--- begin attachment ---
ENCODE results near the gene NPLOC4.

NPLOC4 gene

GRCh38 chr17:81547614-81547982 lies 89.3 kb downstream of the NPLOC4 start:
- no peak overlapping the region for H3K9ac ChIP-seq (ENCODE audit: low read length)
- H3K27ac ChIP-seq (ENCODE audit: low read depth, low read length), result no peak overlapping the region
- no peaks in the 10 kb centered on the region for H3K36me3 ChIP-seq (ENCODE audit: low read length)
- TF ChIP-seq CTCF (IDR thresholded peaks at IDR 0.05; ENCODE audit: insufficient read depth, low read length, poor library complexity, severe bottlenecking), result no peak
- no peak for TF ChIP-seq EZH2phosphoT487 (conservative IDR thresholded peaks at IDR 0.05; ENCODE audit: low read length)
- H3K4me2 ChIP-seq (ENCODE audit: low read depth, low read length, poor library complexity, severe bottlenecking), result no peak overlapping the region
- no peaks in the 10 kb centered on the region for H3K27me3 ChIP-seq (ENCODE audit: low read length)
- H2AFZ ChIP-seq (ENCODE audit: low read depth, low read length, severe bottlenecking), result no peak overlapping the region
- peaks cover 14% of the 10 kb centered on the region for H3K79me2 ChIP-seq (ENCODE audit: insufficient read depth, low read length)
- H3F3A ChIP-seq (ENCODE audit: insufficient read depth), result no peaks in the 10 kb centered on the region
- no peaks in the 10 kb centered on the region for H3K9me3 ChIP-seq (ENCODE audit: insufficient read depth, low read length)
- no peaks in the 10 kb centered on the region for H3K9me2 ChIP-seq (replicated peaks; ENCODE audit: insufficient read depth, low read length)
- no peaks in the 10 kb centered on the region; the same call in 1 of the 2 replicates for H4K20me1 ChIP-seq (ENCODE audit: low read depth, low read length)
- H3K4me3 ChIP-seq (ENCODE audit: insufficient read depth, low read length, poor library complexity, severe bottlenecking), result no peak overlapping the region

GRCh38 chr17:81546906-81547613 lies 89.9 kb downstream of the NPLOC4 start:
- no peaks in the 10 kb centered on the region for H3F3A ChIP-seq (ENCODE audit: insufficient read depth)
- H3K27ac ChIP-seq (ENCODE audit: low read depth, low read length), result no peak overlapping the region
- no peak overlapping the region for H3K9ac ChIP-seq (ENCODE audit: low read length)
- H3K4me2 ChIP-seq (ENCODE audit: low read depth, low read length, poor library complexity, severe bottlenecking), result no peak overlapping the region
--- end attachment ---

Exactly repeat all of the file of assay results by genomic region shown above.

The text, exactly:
ENCODE results near the gene NPLOC4.

NPLOC4 gene

GRCh38 chr17:81547614-81547982 lies 89.3 kb downstream of the NPLOC4 start:
- no peak overlapping the region for H3K9ac ChIP-seq (ENCODE audit: low read length)
- H3K27ac ChIP-seq (ENCODE audit: low read depth, low read length), result no peak overlapping the region
- no peaks in the 10 kb centered on the region for H3K36me3 ChIP-seq (ENCODE audit: low read length)
- TF ChIP-seq CTCF (IDR thresholded peaks at IDR 0.05; ENCODE audit: insufficient read depth, low read length, poor library complexity, severe bottlenecking), result no peak
- no peak for TF ChIP-seq EZH2phosphoT487 (conservative IDR thresholded peaks at IDR 0.05; ENCODE audit: low read length)
- H3K4me2 ChIP-seq (ENCODE audit: low read depth, low read length, poor library complexity, severe bottlenecking), result no peak overlapping the region
- no peaks in the 10 kb centered on the region for H3K27me3 ChIP-seq (ENCODE audit: low read length)
- H2AFZ ChIP-seq (ENCODE audit: low read depth, low read length, severe bottlenecking), result no peak overlapping the region
- peaks cover 14% of the 10 kb centered on the region for H3K79me2 ChIP-seq (ENCODE audit: insufficient read depth, low read length)
- H3F3A ChIP-seq (ENCODE audit: insufficient read depth), result no peaks in the 10 kb centered on the region
- no peaks in the 10 kb centered on the region for H3K9me3 ChIP-seq (ENCODE audit: insufficient read depth, low read length)
- no peaks in the 10 kb centered on the region for H3K9me2 ChIP-seq (replicated peaks; ENCODE audit: insufficient read depth, low read length)
- no peaks in the 10 kb centered on the region; the same call in 1 of the 2 replicates for H4K20me1 ChIP-seq (ENCODE audit: low read depth, low read length)
- H3K4me3 ChIP-seq (ENCODE audit: insufficient read depth, low read length, poor library complexity, severe bottlenecking), result no peak overlapping the region

GRCh38 chr17:81546906-81547613 lies 89.9 kb downstream of the NPLOC4 start:
- no peaks in the 10 kb centered on the region for H3F3A ChIP-seq (ENCODE audit: insufficient read depth)
- H3K27ac ChIP-seq (ENCODE audit: low read depth, low read length), result no peak overlapping the region
- no peak overlapping the region for H3K9ac ChIP-seq (ENCODE audit: low read length)
- H3K4me2 ChIP-seq (ENCODE audit: low read depth, low read length, poor library complexity, severe bottlenecking), result no peak overlapping the region